This page is credited in full to Dave Cushman who created it. His voice is expressed in black colour text and any additions or comments in blue belong to myself. Credit: Dave Cushman’s website.



A manipulation method for honey bees

The Demaree method is not just a method of manipulating bees, but is a system that can be used for swarm reduction or queen replacement or producing nuclei. Any or all of these options are available at the same time.

Wedmore was a big proponent of this system, which was first described by George Demaree in an article in the American Bee Journal in 1884. I had long been aware of the ideas, but had not tried them when a friend of mine, Bob Boone, (a fellow bee equipment manufacturer) enthused over all of the possibilities and I resolved to try it for myself.

The method and Wedmore’s variations on it have been the basis of my beekeeping up until I no longer had the physical strength to do the lifting involved.

The principle behind the Demaree method is the rearrangement of a colony, on one site, in such a way as to separate the queen and foraging force from the brood and nurse bees. That is about the simplest way of stating it, but the permutations of different ways of doing it are enormous.

My way of doing it…

If I found queencells during a routine inspection I would shift the open brood box to one side and cover it with a cloth.

Locate a spare brood box with foundation or drawn comb (I used to store several in each apiary so that they were always available) I would also have spares in the van if none were already stacked up. This spare box minus it’s centre comb was placed on the original floorboard.

Run through the original box and find the queen, take her and the frame she was found on and place it in the centre of the new box, removing any queencells that are on that frame, as you do so.

Put the queen excluder on this new box and then the supers (add another super if thought prudent at the time). Place an additional queen excluder over the supers.

Returning to the original box, move the combs to one side of the box and fill the empty space at one side with the odd drawn comb that was removed to make the gap. This box now goes on top of the topmost queen excluder.

Fit crownboard and roof and the job is done.

The original Demaree method actually allowed the bees to swarm, which required that they be collected (a great deal of un-necessary work and a risk of losing the bees completely). After some trials it was decided to treat the colonies as if they had swarmed even if they were making no swarm preparations.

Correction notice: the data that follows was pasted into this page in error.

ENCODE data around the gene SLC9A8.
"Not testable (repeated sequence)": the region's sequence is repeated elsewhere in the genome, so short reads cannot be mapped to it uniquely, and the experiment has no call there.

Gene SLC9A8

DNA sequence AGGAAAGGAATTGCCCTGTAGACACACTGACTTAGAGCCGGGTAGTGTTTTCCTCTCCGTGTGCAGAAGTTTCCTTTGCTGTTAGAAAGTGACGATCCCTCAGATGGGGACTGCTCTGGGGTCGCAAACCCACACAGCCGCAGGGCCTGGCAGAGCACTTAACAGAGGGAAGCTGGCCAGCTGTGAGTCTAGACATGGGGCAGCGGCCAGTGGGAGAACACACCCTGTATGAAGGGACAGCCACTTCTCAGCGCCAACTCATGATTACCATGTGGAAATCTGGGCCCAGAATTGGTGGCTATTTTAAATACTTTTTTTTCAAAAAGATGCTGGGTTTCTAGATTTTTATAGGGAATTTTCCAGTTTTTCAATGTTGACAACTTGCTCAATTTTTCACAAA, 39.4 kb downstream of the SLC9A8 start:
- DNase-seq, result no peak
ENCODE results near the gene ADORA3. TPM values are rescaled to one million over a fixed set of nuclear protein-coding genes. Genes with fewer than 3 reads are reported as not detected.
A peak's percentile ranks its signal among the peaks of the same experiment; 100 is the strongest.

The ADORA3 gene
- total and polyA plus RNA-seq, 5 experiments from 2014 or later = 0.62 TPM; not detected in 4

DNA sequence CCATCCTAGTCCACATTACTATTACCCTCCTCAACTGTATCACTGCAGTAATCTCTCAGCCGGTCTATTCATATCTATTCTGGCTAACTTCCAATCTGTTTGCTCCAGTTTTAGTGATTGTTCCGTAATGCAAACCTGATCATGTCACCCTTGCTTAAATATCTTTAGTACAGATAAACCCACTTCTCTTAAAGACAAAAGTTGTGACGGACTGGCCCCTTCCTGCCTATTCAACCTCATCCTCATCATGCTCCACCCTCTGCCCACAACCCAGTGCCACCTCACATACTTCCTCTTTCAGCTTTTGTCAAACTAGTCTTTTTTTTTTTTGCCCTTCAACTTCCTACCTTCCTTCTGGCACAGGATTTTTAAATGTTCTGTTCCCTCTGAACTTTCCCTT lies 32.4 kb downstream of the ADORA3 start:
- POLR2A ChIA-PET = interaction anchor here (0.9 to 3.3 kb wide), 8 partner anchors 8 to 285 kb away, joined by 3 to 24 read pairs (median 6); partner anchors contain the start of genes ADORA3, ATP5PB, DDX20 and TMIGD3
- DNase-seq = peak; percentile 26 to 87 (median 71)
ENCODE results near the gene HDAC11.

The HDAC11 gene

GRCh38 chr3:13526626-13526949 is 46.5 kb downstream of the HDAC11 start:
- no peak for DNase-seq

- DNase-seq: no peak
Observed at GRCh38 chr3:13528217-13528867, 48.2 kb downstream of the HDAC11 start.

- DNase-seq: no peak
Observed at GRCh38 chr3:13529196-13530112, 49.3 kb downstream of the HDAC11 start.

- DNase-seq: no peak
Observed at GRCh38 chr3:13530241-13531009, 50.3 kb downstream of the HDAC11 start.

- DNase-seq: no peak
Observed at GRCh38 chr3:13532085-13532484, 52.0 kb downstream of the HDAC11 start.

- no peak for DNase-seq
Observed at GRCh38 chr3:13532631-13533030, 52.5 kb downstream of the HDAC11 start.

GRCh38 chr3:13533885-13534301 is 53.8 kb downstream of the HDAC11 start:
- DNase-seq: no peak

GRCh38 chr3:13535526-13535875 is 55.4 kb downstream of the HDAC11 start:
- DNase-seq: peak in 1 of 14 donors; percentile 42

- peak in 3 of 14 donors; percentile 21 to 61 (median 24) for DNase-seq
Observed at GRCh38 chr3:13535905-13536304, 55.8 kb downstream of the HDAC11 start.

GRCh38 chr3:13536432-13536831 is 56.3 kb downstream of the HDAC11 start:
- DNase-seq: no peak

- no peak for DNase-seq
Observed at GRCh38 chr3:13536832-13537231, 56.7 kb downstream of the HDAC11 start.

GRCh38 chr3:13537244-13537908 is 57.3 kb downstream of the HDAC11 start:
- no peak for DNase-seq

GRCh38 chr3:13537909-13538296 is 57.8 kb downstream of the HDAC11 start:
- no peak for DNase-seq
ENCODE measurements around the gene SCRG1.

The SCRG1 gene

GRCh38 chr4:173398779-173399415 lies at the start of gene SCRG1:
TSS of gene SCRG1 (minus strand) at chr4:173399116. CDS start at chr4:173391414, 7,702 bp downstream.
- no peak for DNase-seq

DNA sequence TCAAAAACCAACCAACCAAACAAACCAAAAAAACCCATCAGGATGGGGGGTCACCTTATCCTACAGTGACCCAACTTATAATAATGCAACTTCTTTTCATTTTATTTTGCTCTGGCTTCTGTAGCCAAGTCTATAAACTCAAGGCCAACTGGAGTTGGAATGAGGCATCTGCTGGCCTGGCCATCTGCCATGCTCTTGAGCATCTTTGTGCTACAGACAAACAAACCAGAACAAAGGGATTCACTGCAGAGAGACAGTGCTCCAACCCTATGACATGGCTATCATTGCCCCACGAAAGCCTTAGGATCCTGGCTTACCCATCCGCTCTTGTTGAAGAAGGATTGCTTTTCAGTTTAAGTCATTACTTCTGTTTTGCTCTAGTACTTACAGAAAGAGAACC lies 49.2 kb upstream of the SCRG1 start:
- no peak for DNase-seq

This regimental treatment of all colonies was aimed at suppressing swarming. and was totally successful for a period of 14 to 21 days. To further extend the non swarming period, the queen excluders could be removed allowing the original queen full use of the combs. This gave another 14 to 21 days with about 90% chance of swarm suppression.

Requeening a honey production hive.This is probably the most common usage of the method and to be true to the originators ideas you should do this upon finding queencells. In practice I used to carry out the manoeuvre on all colonies in an apiary if I found queencells, that I had not anticipated, in any hive in that apiary.

I always had spare boxes with mixture of drawn comb and frames of foundation available either in the back of the van or sealed up, stacked on hive stands, in the apiaries concerned. The supers were already off, the brood box was placed on one side and a fresh box placed on the original floor. The central comb was removed from the new box and retained for later. The original brood box was searched and the queen and the frame that she was found on were placed in the central gap in the new box. A fresh queen excluder was placed on this new box the original supers replaced. The original queen excluder was placed on the supers and the brood box with the occupied frames was placed on this. The frames being pushed together to remove the gap that the queen’s frame left and the spare comb placed in the outside position. Crown board and roof on the top of the stack and our job is finished. This all takes less time than it took for me to type the description.

Producing two stocks from one… By introducing a split board instead of the uppermost queen excluder, a few days later.

Producing two, three or four nucs, whilst still producing some honey. The upper box is replaced by several nucs or a brood box that is fitted with divisions inside it.


Another way of doing it.



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